I was thinking about her, and what she said to me, and that in general, I get my strength from women. Whether it is a family member, friend, someone I’ve just met, or someone I’ve encountered only in passing, women are the people who inspire me. I’ve never met a woman that I didn’t find something about her that I wanted to emulate. I’m not trying to say that there aren’t men out there who don’t inspire me. That’s certainly not true. Maybe it’s just that while growing up, I had such a close relationship with the women in my family, that now that I’m older, women are the ones that truly make an impression on me.

I thought about my friend throughout the weekend and before my 10k race on Sunday. I did a lot this past weekend, so when I woke up the morning of the race, legs feeling tired and achy, I was considering not running.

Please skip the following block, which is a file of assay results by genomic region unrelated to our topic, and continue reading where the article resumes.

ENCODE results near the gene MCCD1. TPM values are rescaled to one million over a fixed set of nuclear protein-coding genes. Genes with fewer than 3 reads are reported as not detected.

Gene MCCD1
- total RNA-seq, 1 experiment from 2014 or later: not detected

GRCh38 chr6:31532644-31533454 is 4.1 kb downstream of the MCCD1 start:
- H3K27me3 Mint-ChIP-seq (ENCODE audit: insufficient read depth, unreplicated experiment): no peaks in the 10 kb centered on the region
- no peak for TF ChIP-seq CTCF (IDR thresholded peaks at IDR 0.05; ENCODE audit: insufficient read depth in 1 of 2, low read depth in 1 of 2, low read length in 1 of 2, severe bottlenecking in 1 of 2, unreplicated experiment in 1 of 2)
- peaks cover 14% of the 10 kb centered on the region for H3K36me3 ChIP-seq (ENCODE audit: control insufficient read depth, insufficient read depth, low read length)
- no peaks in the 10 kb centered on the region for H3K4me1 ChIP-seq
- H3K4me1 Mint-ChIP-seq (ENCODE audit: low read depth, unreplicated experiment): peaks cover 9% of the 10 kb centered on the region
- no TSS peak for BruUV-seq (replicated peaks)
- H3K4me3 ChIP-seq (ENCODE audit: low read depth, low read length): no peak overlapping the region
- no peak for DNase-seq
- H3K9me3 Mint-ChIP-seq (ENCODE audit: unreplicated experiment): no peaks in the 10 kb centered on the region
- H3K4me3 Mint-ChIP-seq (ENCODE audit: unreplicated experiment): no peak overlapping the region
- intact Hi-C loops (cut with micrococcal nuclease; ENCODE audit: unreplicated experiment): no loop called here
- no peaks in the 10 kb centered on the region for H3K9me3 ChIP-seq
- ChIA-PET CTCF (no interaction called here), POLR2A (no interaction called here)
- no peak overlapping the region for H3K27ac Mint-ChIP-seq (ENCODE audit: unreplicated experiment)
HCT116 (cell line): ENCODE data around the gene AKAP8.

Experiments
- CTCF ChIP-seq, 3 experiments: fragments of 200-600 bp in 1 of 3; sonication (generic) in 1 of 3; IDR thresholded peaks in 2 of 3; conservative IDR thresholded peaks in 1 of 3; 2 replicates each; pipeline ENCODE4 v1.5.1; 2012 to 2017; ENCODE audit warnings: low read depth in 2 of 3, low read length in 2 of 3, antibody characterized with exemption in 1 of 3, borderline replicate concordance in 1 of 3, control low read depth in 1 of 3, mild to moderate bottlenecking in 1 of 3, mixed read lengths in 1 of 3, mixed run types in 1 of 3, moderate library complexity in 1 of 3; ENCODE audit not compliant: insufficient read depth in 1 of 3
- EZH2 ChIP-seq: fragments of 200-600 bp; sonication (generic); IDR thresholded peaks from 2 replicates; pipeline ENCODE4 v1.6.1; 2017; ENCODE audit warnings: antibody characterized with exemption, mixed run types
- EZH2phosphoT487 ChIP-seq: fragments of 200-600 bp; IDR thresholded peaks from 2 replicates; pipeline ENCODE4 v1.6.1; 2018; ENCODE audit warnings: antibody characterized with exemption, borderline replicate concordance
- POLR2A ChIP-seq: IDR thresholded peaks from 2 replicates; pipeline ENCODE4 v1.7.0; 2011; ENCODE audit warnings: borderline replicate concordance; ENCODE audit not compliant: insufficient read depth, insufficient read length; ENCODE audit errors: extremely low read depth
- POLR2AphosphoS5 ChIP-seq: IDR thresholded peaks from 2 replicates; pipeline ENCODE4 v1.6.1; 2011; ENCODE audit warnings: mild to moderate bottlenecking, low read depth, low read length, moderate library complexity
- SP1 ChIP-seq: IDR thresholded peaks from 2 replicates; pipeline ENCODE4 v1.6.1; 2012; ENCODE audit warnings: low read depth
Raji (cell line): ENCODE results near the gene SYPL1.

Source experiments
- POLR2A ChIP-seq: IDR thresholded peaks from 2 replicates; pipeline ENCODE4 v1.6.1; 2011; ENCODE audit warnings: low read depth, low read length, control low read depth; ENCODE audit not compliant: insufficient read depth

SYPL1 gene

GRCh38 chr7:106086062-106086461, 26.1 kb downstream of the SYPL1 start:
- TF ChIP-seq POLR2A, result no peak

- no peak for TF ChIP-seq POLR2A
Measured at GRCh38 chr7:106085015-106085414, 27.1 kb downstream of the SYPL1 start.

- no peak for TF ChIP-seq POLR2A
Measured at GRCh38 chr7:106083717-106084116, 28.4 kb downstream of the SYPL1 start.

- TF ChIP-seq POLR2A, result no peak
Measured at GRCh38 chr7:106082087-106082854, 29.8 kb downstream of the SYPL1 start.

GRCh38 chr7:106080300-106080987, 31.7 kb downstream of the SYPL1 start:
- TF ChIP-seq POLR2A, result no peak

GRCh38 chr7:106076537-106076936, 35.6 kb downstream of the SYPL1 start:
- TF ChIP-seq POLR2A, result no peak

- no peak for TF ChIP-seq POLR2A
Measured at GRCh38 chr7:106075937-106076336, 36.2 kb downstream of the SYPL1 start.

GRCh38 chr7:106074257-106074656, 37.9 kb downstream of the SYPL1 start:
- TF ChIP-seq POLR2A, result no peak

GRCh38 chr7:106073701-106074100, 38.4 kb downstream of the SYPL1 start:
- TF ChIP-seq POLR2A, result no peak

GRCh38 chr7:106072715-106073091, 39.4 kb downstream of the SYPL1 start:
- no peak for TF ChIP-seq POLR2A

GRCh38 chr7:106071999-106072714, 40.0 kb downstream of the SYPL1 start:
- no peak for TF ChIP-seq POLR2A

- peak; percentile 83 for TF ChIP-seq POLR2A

The race was divided into 8 categories, based on one’s expected finish time. My race was supposed to be at 4:30 pm, but I knew lots of people that were running at 11:00. Since the race was near my house, I decided to head out there early to cheer on the runners in the other races and possibly take some pictures.

About 10 minutes before the start of the 11:00 race, I was sitting in the grass, chatting with someone, when one of the race directors came over to me. He explained that my race time had been changed from 4:30 to the race that was just about to start. I thought to myself, oh no, do I really want to do this?

The first thing that came to my mind was my friend’s comment, life is short. As I get older, it’s all the things I didn’t do in the past that I regret. After a couple of seconds of thought, I decided to run the race anyway, so what if I wasn’t going to be able to warm up. Luckily I had dressed in running clothes, so I did have the option of running the race. I stripped off my jacket, strapped my chip to my ankle, and tied my hair back, just like a superhero changing in a telephone booth. Within a couple of minutes, the race had started and I took off with the pack.